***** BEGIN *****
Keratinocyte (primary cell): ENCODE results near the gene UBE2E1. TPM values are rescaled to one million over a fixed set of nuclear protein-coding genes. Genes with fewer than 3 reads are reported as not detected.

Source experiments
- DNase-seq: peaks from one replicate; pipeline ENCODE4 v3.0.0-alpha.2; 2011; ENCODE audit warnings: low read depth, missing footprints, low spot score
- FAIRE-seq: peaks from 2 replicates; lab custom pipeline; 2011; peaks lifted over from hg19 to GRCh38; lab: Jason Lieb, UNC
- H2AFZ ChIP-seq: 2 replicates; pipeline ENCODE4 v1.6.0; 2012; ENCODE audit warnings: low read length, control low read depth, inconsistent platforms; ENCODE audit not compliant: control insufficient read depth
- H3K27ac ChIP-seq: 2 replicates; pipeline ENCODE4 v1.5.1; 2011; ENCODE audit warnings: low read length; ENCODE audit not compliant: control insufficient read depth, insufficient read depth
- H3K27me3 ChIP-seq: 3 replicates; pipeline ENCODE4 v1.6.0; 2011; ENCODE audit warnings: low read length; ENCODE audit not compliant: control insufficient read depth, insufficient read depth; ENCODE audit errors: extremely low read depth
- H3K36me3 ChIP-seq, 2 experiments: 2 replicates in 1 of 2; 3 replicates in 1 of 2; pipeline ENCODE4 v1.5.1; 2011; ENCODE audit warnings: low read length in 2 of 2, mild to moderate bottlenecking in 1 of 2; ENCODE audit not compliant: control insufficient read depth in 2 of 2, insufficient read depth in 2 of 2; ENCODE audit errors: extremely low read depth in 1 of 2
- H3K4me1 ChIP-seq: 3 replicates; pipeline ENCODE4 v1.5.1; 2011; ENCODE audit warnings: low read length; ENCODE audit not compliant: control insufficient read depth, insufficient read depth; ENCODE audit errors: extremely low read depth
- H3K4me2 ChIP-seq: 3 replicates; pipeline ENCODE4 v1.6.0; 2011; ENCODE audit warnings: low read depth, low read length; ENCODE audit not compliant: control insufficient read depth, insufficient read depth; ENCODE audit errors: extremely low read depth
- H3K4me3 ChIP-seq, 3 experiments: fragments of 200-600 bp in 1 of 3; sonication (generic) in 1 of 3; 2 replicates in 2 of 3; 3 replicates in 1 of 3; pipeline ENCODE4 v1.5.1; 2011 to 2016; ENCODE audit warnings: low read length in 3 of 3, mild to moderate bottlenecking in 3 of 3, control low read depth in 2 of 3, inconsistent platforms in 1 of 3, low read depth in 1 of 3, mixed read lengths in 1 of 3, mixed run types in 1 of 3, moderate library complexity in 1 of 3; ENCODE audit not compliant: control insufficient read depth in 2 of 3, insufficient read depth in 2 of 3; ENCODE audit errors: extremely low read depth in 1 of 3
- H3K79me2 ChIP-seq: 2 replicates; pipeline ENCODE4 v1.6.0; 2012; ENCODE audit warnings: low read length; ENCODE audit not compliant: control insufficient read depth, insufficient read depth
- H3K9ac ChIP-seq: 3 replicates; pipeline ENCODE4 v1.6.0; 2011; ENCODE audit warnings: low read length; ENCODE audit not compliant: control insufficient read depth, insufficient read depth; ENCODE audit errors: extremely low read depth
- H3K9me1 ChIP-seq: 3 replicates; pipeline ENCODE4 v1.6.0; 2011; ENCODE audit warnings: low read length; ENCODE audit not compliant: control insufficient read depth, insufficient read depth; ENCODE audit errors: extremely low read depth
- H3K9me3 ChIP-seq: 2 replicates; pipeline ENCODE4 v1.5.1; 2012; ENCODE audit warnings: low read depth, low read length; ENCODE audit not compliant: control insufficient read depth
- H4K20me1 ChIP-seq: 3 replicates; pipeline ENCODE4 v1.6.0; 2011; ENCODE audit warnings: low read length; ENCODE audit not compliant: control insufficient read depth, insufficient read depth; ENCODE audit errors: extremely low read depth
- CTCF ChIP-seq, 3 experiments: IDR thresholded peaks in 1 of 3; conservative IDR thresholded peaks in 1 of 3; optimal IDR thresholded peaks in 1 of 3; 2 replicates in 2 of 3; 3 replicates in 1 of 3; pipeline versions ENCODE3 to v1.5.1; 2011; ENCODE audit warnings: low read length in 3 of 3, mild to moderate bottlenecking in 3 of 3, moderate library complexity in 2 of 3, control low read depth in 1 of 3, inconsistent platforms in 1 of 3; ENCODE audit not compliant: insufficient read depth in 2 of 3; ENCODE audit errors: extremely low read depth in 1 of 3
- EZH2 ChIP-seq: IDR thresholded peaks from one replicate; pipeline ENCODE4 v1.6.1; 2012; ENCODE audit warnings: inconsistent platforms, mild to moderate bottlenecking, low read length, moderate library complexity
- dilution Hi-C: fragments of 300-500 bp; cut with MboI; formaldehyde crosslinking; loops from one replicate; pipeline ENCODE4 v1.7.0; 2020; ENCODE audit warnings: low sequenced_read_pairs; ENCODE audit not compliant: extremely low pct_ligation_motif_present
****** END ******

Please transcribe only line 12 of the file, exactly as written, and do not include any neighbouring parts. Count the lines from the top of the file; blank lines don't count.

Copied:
- H3K79me2 ChIP-seq: 2 replicates; pipeline ENCODE4 v1.6.0; 2012; ENCODE audit warnings: low read length; ENCODE audit not compliant: control insufficient read depth, insufficient read depth